Sam Cleveland remembers a day back in elementary school, or at least parts of it, that changed his life forever. He recalled feeling lightheaded, seeing a fuzzy image of the floor before passing out. After regaining consciousness, he was taken by ambulance to the hospital.
Now a junior three-sport athlete at Mendon High School, Cleveland was diagnosed with severe Hypoglycemia, a condition caused by a low level of blood sugar (glucose), which is the body’s primary energy source. Since then, he has been on a strict diet that requires many meals a day.
Despite the health concern, Cleveland has been able to navigate a twisting path through life, academics and athletics. Without going into detail, his coaches noted how Cleveland had been able to remain focused in the face of a challenging home life as a youngster.
Now he lives with his grandmother, who is battling cancer and relies heavily on the support Cleveland provides. Through all of this, Cleveland has been an integral component to the success of both the Mendon football and wrestling teams. The Hornets advanced to the Michigan High School Athletic Association Division 8 state semifinals in football and the grapplers followed that up this past winter with a trip to the Division 4 state quarterfinals after claiming its first regional crown in nearly three decades.
Cleveland’s role in football was mostly on special teams, where he returned both a kickoff and a punt for touchdowns in one game. He missed the majority of his sophomore season in 2016 with a broken fibula. On a power-packed wrestling team, Cleveland filled the 152-pound spot when one of the Hornets’ top performers, Kaden Frye, missed a good chunk of the season recovering from a severe leg fracture.
“I’m not very good at it at all,” Cleveland said of his losing record. “This year I wasn’t going to wrestle. I had a lot of stuff going on personally. It wasn’t appealing at all to me because the year before that I had a really bad year. But I’ve realized wrestling is one of those things that keeps me going. It’s the pinnacle of my athletic ability because of how hard we go. There’s no other practice like wrestling practice.
“I can’t cut weight or I will die. I have to eat like eight times a day on a schedule. It’s a struggle to wrestle but I do it anyway because I love my coach and the kids on that team. There’s nothing like that atmosphere. Here at Mendon, wrestling and football are the hardest things you’ll do. We try our best and put everything on the line.”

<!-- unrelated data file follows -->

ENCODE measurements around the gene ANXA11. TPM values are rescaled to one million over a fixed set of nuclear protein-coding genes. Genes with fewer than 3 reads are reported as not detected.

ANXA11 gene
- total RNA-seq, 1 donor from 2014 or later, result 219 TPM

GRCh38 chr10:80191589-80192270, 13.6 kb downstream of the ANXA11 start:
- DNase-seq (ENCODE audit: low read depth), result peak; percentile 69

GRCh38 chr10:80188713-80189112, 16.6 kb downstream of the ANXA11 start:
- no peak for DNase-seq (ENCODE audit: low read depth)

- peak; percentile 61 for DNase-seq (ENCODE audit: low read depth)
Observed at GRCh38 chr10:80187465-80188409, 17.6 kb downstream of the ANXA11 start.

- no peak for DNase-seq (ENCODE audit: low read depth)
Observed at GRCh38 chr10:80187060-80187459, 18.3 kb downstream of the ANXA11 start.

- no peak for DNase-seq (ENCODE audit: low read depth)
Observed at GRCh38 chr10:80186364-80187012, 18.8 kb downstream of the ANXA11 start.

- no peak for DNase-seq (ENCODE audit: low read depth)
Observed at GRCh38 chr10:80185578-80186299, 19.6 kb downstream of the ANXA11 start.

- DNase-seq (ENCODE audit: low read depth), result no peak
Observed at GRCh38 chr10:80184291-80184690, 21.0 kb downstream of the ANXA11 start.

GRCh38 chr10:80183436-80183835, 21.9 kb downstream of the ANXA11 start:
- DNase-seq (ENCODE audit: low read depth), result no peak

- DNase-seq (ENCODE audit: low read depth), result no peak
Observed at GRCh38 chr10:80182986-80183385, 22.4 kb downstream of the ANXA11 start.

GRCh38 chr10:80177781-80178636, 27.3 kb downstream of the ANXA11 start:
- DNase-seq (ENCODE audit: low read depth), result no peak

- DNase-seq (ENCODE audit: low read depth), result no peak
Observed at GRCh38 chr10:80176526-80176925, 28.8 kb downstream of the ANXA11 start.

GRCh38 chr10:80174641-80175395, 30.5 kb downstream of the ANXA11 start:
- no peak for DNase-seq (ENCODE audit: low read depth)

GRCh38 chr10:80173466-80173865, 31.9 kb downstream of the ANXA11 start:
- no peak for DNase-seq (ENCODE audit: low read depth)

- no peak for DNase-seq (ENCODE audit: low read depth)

That Cleveland decided to return for another year of wrestling didn’t surprise coach Caleb Stephenson, who said the student-athlete has accepted a number of challenges he didn’t necessarily ask for in life.
“A kid like Sam is exactly what you think about when you think about small-town sports,” Stephenson said. He’s so crucial. You’ve got to have these guys that are three-sport athletes. He’s going to give you everything he’s got every single day and you just love kids like that. He’s had to deal with so much more than he ever told you.
“He’s had a rough upbringing and has had to deal with some things kids shouldn’t have to deal with at such a young age. Without Sam this year, we wouldn’t have been the wrestling team we were. When Kaden got hurt, Sam stepped up. That’s the way he’s grown up. He’s had to; he’s had no choice.”
On the track is where Cleveland’s confidence noticeably comes alive. As a freshman, he qualified for the Division 4 state finals in the 100 meters. Last season, he secured the final (eighth) all-state spot in the event with a time of 11.5 seconds, along with a seventh-place performance with the Mendon 4×200 relay team and an 11th-place finish with the 4×100 relay. Cleveland also qualified for the state finals in the long jump.
“He’s a tough kid,” Mendon track coach Vic Wilczynski said. “This might be one of the first years he has started out not hurt. He’s a good leader and is out there working with the younger guys. Not many guys have qualified as a freshman in the 100 (from Mendon) and he followed that up with all-state. You look up at that (program) record board, and there aren’t that many guys up there in the 100, period.”
He may not headline the football and wrestling rosters, but the spring is when Cleveland has a chance to shine.
“I’m pretty psyched about the 100,” Cleveland said as the 2018 track season gets going. “It was never really my thing. In middle school I used to run the 800 and the 400. I never thought of myself as a sprinter to be honest. Track season is the most important season to me. It keeps me in the best shape and something I thrive at. I strive to be better every day.”